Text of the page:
A “Turn California Red” rally aimed at promoting conservative issues and candidates ahead of Tuesday’s election brought counter-protesters to the state Capitol Sunday afternoon.
Speakers at the rally reiterated the benefits of conservative efforts for Californians — Proposition 6, which would repeal the gas tax, and cracking down on illegal immigration, for example — as attendees donning “Make America Great Again” hats and waving American flags watched from the Capitol steps.
While the location of the event recalled the violent neo-Nazi demonstration that occurred in front of the Capitol in 2016 and left 10 injured, the rally remained largely peaceful. No injuries were reported and just one individual, a “Turn California Red” supporter, was arrested by the Sacramento Police Department.
Chris Ross, the organizer of the rally and a resident of Antioch, said the demonstration was meant to energize conservatives and push back against California’s reputation as a blue state.
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“We are at a time when thousands of Democrats are walking away from the party,” Ross said. “There’s a lot of independents who are moving towards conservative values and those are the people we want to reach out to and change minds.”
Many attendees traveled from across the region and state to see the rally.
Jacqui Finley of Placerville said she hoped the rally would usher in a “red tsunami” this Tuesday. Angela James of Modesto, who attended the rally with her children, said she wanted her family to experience a conservative political event first-hand, without having to get information through mainstream media sources.
“It’s important to expose them to politics,” James said. “They don’t get it in school.”
Organizers for the rally obtained a California Highway Patrol permit for up to 500 people. Far fewer attended the event, which was bordered with a metal fence, though CHP officials could not confirm a number, according to department spokesman John Ortega.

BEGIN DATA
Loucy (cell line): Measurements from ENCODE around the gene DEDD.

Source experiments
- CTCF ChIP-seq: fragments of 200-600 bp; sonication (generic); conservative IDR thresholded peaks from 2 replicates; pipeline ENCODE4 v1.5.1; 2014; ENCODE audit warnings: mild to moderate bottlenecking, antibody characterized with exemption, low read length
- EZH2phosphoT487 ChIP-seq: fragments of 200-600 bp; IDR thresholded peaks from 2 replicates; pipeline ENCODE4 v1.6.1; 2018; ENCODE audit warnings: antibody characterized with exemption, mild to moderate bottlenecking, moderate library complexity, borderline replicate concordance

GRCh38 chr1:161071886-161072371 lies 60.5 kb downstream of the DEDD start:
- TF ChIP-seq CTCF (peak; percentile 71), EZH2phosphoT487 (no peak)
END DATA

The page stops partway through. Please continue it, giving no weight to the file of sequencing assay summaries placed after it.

Counter-protesters, some of whom dubbed themselves as “anti-Nazi,” held signs and chanted throughout the rally, denouncing attendees.
“Go home, Nazis,” the crowd chanted. “Please notice the lack of Nazis on our side,” read one counter-protester’s sign.
Though most attendees described themselves as conservative or Trump supporters only, several far-right activists appeared, including Kyle Chapman, who gained notoriety in the Bay Area for his violent clashes with Antifa members last year.
Standing across the street from the Capitol beside counter-protesters, Sacramento resident Sean Christian said it was important to take stock of events that he said run contrary to the community’s values.
“Sacramento is a diverse city,” he said. “I believe that this is now a very safe area for the LGBTQ community so inside of that if they’re going to have the rally like this I’m going to come down and see what they’re trying to say in my yard.”
At around 1:50 p.m., a man was detained by the Sacramento Police Department for allegedly threatening to fight someone. Sacramento Police Department captain Norm Leone identified the man as 37-year-old Courtney Carthen.
The intersection of 10th and Capitol streets was opened and closed several times by law enforcement officers, whose presence was heavy throughout the duration of the event. The rally concluded at about 3:15 p.m. and the area was clear of rally attendees and counter-protesters by about 4:10 p.m.